Pre-1980, there was much less differentiation between the parties on what we now call “women’s issues,” partly because Republicans were in many ways more liberal then. Look at Republican Party platforms from the 1970s, and you’ll see that the GOP not only endorsed the Equal Rights Amendment but also bragged that it was the first national party to do so. The 1972 platform called for the federal government to develop more child-care services. The 1976 platform pledged to support “part-time and flexible-time work that enables men and women to combine employment and family responsibilities.” Even the party’s position on abortion was a little mealy-mouthed (“The Republican Party favors a continuance of the public dialogue”), despite ultimately calling for a constitutional ban.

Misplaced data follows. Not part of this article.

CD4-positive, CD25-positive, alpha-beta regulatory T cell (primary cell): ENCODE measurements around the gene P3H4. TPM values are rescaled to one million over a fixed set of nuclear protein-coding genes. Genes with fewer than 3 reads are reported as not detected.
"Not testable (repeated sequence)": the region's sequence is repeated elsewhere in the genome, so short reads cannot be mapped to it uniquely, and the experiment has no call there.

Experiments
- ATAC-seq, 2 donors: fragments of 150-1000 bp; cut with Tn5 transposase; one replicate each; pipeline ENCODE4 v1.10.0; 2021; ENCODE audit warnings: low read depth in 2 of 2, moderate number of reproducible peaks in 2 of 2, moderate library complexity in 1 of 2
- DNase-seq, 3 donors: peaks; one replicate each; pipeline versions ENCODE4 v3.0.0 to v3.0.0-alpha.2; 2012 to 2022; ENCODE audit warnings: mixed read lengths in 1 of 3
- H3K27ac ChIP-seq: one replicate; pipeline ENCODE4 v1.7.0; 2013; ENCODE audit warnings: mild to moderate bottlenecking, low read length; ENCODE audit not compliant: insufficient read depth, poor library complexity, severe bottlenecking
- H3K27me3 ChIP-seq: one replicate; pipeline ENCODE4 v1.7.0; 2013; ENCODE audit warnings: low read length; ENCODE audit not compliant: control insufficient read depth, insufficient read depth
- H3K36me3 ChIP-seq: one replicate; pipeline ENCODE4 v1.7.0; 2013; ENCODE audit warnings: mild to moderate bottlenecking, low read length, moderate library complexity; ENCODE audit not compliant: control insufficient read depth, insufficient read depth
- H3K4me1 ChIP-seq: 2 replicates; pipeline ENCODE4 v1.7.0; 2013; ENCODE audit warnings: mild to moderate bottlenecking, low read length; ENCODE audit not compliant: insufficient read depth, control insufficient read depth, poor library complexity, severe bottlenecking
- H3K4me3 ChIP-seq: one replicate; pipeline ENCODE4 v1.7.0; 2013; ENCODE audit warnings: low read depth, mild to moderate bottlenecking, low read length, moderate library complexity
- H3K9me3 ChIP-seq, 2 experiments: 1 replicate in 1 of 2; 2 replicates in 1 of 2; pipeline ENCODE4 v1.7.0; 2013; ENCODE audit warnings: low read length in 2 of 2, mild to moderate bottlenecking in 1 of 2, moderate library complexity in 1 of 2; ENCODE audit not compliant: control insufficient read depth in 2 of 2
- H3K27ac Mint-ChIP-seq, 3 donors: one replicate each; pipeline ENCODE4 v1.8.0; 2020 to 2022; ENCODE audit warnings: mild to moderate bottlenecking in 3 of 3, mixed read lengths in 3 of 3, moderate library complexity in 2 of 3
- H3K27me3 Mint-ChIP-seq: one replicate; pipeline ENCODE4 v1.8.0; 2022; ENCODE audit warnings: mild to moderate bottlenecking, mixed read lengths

Then, as it lined up behind Reagan in 1980, the GOP pivoted rightward. The platform dropped official support for the ERA, fretted about the destruction of the “traditional American family” and emphasized that the private sector should deal with child-care issues.

“In the past it could be said that there wasn’t a sort of winner or loser in terms of the positions you took on women’s issues. Gerald Ford was as supportive of women’s issues as Jimmy Carter was,” says Kathleen Dolan, a political science professor at the University of Wisconsin at Milwaukee. “It wasn’t until Reagan that Republicans clearly showed women that there are sides.”